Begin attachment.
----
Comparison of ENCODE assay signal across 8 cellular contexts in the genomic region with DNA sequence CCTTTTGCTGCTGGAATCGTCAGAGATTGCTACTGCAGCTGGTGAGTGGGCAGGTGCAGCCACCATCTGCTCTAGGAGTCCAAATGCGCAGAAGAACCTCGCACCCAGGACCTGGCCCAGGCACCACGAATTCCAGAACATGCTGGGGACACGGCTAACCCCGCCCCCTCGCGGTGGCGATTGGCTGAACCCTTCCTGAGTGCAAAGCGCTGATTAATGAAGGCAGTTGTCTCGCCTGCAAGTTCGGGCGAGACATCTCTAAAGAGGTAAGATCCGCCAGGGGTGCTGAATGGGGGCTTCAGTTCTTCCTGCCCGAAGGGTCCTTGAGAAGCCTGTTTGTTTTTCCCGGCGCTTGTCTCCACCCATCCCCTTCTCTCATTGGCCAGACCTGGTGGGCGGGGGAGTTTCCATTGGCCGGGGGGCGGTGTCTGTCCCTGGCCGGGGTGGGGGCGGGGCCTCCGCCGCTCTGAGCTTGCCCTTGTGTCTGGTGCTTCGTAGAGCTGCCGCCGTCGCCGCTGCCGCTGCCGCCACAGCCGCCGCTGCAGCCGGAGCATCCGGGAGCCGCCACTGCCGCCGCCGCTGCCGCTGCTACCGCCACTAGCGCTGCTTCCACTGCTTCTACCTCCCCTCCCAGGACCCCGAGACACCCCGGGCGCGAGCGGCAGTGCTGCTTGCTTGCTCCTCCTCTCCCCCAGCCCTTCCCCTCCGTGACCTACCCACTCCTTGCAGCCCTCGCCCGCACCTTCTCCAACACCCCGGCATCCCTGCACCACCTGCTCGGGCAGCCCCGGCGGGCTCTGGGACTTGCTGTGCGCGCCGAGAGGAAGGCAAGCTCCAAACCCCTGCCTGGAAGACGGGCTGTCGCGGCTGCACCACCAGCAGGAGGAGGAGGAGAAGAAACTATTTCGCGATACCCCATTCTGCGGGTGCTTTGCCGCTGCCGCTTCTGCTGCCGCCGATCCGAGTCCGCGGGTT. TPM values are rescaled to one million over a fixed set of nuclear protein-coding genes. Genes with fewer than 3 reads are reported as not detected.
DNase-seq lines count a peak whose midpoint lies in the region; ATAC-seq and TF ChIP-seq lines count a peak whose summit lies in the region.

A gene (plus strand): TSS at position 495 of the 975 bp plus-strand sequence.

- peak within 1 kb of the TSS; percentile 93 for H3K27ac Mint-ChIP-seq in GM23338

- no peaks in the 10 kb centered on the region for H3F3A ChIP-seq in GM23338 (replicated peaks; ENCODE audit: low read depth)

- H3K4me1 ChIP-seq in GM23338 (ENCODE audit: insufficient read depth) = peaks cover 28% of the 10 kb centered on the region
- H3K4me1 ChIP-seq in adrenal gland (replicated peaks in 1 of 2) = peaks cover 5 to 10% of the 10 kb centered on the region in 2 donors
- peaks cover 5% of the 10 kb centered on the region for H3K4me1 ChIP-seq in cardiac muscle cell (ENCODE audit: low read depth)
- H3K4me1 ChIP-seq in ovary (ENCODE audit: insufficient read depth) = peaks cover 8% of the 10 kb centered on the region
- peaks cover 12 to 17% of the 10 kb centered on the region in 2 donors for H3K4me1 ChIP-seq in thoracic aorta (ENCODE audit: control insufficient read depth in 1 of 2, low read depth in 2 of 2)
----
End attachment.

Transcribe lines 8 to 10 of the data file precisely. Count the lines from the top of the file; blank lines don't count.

- peaks cover 5% of the 10 kb centered on the region for H3K4me1 ChIP-seq in cardiac muscle cell (ENCODE audit: low read depth)
- H3K4me1 ChIP-seq in ovary (ENCODE audit: insufficient read depth) = peaks cover 8% of the 10 kb centered on the region
- peaks cover 12 to 17% of the 10 kb centered on the region in 2 donors for H3K4me1 ChIP-seq in thoracic aorta (ENCODE audit: control insufficient read depth in 1 of 2, low read depth in 2 of 2)